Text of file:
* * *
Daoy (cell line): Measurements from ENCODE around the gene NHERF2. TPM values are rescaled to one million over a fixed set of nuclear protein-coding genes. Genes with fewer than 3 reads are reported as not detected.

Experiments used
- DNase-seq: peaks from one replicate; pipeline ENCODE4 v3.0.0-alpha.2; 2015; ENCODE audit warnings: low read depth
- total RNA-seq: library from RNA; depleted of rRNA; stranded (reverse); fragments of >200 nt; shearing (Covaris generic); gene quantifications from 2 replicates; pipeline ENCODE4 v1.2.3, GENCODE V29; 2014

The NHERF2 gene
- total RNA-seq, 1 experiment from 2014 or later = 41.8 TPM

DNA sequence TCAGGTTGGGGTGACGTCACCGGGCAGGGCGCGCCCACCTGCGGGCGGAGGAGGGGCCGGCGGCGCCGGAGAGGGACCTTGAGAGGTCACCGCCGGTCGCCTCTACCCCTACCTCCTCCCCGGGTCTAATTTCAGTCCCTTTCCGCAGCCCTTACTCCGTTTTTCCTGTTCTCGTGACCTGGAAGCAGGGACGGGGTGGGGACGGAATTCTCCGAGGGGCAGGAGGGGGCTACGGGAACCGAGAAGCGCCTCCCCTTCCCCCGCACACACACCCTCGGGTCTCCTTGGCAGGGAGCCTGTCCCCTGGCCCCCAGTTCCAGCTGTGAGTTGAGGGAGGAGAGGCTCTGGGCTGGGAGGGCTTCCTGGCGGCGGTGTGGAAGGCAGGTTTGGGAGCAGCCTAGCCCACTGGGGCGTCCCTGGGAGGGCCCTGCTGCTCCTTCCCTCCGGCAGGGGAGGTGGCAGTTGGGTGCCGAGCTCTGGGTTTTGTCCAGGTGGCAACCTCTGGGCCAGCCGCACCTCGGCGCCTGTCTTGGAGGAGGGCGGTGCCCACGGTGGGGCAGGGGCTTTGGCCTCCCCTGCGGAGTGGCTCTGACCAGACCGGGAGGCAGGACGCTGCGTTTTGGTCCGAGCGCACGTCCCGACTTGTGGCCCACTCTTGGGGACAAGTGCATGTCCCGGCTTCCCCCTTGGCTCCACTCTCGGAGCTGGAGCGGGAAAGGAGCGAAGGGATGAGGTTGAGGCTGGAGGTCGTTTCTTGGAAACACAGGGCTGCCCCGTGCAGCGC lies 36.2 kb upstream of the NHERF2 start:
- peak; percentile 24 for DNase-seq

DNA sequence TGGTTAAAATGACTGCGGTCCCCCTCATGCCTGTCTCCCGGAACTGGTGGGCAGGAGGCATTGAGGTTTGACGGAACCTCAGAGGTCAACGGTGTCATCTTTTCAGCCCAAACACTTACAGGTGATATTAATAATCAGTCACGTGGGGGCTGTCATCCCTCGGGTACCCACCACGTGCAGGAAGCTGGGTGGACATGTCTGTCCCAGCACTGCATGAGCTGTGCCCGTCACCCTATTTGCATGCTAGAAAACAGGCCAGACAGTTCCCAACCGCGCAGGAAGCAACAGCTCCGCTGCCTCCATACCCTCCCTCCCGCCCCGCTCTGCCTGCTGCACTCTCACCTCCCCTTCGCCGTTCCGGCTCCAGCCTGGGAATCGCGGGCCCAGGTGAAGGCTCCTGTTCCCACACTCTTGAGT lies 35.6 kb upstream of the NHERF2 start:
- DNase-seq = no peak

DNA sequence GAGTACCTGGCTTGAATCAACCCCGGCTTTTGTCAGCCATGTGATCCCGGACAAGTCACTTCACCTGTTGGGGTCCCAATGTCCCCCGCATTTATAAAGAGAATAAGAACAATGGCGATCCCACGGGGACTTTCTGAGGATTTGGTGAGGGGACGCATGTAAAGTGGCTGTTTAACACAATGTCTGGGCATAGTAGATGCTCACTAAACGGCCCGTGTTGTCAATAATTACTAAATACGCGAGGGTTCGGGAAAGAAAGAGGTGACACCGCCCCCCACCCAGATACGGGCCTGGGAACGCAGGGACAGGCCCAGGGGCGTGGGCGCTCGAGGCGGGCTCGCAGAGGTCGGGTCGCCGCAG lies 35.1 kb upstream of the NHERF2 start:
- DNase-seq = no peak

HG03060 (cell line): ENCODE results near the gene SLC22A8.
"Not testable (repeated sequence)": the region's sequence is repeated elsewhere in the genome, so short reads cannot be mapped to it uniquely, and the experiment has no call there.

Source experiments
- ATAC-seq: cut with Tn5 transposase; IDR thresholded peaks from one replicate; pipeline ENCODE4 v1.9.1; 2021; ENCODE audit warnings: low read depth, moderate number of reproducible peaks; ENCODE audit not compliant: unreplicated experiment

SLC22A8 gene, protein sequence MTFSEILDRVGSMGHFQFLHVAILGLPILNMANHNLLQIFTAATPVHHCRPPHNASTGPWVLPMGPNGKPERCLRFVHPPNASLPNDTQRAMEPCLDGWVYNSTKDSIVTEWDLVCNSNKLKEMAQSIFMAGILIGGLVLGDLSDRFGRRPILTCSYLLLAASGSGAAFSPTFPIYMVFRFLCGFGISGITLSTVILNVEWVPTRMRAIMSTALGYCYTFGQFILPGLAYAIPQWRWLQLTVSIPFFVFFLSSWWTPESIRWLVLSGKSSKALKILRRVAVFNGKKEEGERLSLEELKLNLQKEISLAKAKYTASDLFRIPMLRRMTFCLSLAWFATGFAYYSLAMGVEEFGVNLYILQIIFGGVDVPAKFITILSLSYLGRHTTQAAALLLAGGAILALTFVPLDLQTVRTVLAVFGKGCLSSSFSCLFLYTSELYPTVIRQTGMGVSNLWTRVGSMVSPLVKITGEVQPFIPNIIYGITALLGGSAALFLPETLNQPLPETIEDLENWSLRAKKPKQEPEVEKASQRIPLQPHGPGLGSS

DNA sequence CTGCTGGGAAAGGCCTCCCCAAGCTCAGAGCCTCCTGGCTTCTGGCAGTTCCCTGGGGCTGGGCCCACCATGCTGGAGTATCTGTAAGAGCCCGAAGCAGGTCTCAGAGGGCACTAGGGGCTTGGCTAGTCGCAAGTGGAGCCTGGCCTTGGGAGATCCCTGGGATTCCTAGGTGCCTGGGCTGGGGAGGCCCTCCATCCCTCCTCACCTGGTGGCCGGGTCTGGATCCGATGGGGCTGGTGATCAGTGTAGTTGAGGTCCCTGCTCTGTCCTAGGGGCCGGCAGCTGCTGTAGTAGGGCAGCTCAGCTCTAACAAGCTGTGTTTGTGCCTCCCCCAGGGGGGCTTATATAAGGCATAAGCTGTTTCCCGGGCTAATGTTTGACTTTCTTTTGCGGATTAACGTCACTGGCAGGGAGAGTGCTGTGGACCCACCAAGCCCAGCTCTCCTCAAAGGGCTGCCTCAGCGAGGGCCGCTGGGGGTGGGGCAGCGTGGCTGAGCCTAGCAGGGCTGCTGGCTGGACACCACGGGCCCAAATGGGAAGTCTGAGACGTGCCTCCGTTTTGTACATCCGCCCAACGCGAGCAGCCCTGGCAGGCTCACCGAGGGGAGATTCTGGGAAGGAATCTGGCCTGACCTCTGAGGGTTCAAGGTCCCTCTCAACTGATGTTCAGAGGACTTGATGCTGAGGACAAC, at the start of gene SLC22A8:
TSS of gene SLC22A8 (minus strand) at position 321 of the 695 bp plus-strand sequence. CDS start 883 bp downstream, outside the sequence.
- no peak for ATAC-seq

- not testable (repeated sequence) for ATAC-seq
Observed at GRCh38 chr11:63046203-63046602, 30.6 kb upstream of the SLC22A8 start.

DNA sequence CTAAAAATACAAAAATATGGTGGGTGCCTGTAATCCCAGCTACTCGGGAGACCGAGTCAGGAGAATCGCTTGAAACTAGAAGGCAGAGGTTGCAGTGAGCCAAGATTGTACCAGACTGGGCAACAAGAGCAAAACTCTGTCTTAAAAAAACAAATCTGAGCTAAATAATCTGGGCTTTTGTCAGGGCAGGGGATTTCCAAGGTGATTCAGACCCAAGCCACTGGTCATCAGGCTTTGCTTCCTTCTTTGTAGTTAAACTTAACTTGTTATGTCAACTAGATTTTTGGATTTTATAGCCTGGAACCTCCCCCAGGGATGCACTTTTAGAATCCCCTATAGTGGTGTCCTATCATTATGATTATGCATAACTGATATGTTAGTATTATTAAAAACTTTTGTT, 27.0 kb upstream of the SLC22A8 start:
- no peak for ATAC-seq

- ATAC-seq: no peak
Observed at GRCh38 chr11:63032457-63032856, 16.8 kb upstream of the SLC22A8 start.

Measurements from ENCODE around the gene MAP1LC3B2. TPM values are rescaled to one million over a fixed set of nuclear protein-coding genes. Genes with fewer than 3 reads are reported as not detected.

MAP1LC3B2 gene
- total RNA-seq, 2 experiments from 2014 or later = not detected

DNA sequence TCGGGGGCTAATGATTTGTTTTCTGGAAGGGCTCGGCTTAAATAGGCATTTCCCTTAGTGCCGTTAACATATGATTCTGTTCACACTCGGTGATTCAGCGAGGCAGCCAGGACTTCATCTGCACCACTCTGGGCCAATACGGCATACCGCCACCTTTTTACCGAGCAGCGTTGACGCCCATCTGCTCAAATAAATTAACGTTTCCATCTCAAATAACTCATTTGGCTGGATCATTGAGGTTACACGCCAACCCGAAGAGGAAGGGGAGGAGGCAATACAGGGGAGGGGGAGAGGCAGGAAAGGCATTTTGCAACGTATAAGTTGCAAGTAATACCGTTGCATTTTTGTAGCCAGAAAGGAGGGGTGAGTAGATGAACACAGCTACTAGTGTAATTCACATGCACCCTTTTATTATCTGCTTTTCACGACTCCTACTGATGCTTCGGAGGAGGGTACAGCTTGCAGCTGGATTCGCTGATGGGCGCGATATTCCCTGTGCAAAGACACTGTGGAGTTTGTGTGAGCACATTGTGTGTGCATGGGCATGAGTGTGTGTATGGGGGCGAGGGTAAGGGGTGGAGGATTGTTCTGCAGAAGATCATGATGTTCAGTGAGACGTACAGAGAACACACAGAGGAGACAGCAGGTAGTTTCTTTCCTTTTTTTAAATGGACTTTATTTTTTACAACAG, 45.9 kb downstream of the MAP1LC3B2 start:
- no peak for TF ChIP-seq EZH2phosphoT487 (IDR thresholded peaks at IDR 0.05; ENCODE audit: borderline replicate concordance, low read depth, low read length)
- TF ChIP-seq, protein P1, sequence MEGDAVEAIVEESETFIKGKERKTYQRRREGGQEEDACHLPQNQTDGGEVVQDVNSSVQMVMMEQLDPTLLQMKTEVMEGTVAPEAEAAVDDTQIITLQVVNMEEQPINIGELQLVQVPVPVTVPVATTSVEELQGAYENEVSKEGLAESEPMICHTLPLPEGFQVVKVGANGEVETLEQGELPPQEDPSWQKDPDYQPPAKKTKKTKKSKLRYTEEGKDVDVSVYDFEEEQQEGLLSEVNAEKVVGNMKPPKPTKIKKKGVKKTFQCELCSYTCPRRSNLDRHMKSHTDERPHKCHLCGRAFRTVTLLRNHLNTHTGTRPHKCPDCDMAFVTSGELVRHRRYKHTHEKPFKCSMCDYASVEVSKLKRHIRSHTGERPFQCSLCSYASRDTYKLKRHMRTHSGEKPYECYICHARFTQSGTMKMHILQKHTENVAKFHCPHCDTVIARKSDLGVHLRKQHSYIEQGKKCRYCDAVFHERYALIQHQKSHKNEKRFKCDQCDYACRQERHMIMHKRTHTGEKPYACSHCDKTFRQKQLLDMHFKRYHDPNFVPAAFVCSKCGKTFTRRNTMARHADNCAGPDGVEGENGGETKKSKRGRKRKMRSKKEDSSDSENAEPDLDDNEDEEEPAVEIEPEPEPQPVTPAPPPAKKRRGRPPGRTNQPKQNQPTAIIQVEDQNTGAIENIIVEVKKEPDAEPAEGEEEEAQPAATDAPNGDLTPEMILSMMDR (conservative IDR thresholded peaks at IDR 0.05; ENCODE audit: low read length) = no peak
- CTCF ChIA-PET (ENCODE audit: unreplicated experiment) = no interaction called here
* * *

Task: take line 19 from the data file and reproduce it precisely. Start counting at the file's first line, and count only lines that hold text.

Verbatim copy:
TSS of gene SLC22A8 (minus strand) at position 321 of the 695 bp plus-strand sequence. CDS start 883 bp downstream, outside the sequence.